“When the weather is hot outside, you’re supposed to eat something hot so it’ll cool you down. I don’t really know why, I think it’s like… what you’re consuming is hotter than the weather outside.”
When asked about the background of this custom, the informant didn’t really know when or where it originated from. He thinks that the reasoning behind the custom is that temperature is relative, so if the food is extremely hot, it’ll make the weather outside feel less hot. It doesn’t really hold much meaning to him, but it’s just something that he recalls always being told as a kid. He doesn’t really follow it any more either.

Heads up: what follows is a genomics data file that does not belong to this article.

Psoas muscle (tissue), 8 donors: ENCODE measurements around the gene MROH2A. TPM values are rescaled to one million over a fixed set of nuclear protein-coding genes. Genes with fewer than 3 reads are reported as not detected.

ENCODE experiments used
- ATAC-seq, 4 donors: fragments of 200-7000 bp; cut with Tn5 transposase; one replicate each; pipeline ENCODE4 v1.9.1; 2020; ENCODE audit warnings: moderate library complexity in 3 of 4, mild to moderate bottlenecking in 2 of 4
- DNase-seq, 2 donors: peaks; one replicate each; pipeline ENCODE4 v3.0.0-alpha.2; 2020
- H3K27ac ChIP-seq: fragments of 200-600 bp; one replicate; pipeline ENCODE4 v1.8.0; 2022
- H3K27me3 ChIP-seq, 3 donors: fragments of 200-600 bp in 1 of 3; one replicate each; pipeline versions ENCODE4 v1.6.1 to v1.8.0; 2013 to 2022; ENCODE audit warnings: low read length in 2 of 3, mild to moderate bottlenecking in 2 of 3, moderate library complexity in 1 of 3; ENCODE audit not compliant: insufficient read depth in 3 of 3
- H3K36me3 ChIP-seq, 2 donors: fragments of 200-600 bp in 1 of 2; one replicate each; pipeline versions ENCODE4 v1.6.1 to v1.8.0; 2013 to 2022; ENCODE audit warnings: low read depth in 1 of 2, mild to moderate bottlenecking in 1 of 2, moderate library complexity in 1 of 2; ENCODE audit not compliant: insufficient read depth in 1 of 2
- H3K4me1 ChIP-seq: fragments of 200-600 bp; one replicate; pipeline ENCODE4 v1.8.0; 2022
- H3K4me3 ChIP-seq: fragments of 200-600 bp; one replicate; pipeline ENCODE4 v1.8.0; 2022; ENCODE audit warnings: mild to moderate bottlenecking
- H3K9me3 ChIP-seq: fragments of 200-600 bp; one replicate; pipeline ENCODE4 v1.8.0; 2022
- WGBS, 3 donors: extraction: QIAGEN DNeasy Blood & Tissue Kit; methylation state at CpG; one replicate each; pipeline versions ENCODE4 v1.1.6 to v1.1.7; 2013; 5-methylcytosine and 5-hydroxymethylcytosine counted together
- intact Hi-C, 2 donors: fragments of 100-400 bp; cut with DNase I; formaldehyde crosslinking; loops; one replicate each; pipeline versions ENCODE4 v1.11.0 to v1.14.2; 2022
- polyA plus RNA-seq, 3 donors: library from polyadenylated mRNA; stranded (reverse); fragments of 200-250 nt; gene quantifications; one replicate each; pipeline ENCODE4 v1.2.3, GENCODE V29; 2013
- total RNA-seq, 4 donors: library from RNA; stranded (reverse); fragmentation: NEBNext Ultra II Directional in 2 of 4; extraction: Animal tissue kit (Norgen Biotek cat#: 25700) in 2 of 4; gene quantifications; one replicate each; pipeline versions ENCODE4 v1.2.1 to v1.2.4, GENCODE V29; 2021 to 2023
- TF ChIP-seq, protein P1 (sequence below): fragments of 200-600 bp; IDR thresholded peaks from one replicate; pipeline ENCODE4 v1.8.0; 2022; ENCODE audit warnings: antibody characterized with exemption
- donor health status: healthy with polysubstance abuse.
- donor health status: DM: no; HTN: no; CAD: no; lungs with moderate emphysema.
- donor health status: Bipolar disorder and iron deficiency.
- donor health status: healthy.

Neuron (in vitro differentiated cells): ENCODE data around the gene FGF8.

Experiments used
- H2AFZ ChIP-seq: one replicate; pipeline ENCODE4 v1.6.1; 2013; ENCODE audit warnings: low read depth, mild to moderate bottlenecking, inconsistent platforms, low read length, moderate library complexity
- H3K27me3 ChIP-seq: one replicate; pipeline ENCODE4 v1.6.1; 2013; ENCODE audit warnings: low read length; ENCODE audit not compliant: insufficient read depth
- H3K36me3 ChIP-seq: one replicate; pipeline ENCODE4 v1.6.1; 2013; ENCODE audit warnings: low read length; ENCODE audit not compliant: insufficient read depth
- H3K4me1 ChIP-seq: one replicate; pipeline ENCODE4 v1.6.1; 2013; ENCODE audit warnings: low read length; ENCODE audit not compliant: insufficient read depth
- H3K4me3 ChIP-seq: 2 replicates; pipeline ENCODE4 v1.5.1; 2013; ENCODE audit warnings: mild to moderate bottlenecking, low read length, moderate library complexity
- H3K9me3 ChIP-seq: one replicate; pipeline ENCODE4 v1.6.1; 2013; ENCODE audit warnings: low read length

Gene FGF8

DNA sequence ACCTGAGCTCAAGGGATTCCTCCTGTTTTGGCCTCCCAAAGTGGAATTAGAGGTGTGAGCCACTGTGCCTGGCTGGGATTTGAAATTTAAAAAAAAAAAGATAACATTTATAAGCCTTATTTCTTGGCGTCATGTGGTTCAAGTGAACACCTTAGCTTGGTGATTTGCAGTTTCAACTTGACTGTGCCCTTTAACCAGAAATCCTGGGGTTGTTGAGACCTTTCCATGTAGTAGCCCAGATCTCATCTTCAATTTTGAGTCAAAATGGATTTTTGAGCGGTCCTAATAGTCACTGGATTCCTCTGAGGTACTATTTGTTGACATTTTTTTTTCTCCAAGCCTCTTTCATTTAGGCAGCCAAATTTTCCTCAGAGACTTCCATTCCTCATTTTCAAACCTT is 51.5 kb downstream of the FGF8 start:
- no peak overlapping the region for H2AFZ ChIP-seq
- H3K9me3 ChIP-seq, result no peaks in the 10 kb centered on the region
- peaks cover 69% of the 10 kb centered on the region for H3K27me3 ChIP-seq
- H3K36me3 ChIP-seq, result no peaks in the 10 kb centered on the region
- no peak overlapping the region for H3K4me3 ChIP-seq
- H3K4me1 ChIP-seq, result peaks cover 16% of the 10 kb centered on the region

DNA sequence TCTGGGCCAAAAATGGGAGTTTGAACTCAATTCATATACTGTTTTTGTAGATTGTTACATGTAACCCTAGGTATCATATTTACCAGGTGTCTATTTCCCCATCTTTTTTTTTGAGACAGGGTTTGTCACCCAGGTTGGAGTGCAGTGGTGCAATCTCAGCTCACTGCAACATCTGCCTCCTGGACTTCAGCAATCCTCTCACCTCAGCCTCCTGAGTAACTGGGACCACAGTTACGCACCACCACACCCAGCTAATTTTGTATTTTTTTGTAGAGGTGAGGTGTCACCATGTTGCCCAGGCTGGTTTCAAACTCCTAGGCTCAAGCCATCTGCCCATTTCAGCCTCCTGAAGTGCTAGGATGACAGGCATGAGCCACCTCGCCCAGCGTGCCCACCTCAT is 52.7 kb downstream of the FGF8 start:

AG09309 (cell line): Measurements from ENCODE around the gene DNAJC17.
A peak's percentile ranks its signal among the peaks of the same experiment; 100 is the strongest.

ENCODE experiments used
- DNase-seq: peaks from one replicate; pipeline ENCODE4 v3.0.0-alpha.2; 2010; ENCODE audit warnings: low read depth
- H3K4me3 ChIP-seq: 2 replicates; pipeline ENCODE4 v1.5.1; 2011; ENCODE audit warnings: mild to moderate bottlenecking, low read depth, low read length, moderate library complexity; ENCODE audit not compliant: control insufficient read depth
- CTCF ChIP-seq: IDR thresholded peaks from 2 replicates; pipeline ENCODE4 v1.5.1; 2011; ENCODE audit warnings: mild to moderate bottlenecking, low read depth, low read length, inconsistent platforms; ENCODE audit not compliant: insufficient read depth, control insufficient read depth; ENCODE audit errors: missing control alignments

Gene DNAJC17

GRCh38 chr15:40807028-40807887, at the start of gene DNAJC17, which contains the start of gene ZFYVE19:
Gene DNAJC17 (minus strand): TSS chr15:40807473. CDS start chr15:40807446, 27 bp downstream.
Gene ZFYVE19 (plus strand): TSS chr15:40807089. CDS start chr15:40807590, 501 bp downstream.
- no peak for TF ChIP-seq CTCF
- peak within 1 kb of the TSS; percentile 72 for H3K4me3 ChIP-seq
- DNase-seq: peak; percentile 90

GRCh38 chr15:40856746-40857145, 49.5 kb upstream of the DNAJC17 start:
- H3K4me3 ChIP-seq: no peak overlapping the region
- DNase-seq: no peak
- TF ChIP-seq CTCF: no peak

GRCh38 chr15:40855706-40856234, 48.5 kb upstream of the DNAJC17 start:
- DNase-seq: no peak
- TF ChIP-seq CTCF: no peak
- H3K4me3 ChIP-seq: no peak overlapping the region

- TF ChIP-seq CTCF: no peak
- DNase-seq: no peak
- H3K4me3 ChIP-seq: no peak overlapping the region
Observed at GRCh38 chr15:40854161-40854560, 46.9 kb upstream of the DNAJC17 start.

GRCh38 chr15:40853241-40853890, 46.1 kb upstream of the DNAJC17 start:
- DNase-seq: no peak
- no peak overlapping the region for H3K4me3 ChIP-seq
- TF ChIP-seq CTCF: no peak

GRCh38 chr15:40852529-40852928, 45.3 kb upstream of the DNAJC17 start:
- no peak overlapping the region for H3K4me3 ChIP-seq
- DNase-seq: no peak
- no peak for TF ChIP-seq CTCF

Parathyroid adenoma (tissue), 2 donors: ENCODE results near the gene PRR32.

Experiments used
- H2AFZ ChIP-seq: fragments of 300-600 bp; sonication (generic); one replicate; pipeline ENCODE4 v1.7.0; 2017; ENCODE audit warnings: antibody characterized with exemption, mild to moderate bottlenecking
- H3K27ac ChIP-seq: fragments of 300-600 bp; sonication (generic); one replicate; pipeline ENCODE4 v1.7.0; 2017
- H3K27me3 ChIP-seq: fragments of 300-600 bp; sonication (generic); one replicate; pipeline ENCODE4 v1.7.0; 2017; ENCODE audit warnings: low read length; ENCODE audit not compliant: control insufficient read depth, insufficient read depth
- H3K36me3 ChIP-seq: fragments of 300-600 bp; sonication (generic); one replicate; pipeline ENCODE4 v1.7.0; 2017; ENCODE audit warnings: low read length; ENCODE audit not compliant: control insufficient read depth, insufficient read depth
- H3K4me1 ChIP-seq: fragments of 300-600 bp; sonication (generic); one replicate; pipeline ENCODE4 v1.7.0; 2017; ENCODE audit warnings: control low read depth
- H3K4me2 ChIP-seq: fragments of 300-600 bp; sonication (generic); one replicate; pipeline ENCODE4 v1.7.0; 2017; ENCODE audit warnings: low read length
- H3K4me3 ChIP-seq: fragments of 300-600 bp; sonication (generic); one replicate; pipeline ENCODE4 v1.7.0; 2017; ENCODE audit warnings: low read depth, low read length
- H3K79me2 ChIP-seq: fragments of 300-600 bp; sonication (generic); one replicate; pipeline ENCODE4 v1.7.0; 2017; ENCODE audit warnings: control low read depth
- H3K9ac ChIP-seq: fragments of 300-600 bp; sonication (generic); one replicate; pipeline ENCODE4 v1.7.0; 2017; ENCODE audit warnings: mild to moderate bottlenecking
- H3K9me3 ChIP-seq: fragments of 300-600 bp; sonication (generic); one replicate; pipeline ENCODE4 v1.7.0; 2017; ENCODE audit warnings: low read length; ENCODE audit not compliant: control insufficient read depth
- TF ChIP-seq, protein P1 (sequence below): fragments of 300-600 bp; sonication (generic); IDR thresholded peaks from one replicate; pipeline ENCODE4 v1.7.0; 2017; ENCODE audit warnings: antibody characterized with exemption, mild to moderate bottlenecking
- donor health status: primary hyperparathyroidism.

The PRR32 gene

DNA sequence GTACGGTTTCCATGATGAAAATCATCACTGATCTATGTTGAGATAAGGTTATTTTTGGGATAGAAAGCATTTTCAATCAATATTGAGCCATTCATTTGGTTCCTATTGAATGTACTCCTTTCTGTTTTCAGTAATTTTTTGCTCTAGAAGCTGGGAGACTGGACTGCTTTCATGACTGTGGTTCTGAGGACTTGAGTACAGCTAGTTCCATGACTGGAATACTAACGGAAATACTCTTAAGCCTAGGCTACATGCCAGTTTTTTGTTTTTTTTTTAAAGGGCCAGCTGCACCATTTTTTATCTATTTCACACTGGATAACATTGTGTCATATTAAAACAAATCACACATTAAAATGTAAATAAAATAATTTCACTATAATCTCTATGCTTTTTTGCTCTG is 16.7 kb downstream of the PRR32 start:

I collected this from a male Korean friend who had heard it from his mom. He said that it’s normally taught to kids at a young age. And he says that it’s “just a Korean thing.”
I think that this may show an inclination of Asians, Koreans in this case, to like being in control. They don’t like to be controlled by things in which they have no say, such as the weather.